Quick Mill QM67 :: First Look

Published by
August 25, 2012 4:57 pm

I was excited when I heard that Quick Mill was coming out with a new take on the E61 double boiler design. The QM67 looked to be strong contender in the prosumer espresso lineup, especially since it was being placed as a bridge between the Andreja and Alex Duetto II. It features a professional E61 group with a clean, minimalist design. It will be a welcome choice for those that don’t have the counter real estate for the Duetto, and it’s $500 cheaper.

However, the reduced footprint and configuration exposes several issues with temperature stability and power management. Despite these drawbacks, is the QM67 a better value than the similarly priced Andreja or the more expensive Duetto? Well, that depends on what you are wanting to get from your machine.

With a .8L steam boiler and .75L brew boiler, the QM67 solves the uncertainty of shot temperature that traditionally comes with a heat exchanger such as the Andreja. The ability to mimic a pre-infusion definitely sets the QM67 ahead of the competition in its category, especially considering the temperature stability gained with the E61 group. In a higher demand setting, the Duetto is certainly a better choice with its higher capacity boilers, but, as a stopgap between the Breville and the Duetto, the QM67 achieves its goal.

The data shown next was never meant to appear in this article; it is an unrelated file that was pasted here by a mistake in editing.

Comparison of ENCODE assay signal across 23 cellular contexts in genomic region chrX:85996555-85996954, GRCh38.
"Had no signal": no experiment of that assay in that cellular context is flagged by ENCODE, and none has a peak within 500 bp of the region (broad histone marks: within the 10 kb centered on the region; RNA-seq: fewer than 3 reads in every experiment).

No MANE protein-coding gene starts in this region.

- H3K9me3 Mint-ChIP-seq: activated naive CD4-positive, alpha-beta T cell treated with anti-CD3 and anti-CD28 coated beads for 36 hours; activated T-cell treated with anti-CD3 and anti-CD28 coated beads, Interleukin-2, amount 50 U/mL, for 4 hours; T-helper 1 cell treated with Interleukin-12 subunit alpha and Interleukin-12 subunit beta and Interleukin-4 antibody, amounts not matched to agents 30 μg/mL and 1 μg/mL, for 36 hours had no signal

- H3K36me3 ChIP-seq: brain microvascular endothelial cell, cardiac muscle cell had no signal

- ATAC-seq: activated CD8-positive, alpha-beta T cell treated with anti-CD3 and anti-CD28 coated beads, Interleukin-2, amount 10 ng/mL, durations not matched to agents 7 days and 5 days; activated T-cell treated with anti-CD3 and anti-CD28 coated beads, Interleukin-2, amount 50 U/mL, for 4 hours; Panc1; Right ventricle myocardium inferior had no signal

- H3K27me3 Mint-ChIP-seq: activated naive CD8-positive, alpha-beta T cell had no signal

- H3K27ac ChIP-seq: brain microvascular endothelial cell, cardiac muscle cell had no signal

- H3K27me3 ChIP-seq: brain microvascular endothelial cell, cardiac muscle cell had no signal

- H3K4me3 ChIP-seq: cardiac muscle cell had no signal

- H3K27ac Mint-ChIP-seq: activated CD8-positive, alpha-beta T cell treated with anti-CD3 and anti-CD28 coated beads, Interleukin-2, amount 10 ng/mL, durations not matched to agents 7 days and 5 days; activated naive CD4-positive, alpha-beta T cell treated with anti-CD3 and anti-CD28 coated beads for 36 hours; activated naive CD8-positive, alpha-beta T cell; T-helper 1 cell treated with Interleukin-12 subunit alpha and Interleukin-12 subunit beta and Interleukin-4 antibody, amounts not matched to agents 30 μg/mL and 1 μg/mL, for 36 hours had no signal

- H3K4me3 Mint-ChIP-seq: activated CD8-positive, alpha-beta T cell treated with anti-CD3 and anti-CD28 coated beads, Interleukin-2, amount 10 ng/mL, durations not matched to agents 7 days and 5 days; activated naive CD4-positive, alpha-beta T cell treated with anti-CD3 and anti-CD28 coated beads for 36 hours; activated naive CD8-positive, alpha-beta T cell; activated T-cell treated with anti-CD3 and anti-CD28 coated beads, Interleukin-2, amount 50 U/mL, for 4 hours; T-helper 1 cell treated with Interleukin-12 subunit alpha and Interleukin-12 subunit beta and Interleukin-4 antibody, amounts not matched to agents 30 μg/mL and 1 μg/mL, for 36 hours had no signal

Where this machine really shines is as a shot brewer. Paired with the PID and dedicated boiler, the QM67 is capable of pulling an exceptional shot. The QM67 perhaps doesn’t white quite walk the middle of the road of introductory double boilers,  but it definitely fills a gap that had been sorely empty until now.

Aesthetically, this machine will look great in a modern kitchen, and it especially shines with the addition of a Clive wood portafilter. 

 


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3 Comments

  • Written by: TK

    Very good information, thank you. Can you share what offset you went with and confirm if the brew boiler is preheating for the steam boiler (a bit reversed from the norm)?

  • Written by: Kevin Haugen

    With 200 degrees being my baseline, the offset was nearly 15 degrees when I did my Scace tests. We adjusted a few of the parameters and now have it down to 8.

    The brew boiler is indeed preheating for the steam boiler. This being the case, it is possible to drop your brew temperature if you’re pulling a significant amount of water from the water tap beforehand.

  • Written by: Vinny

    with the adjustments you made, did the machine still run cold afte ronly two lattes?

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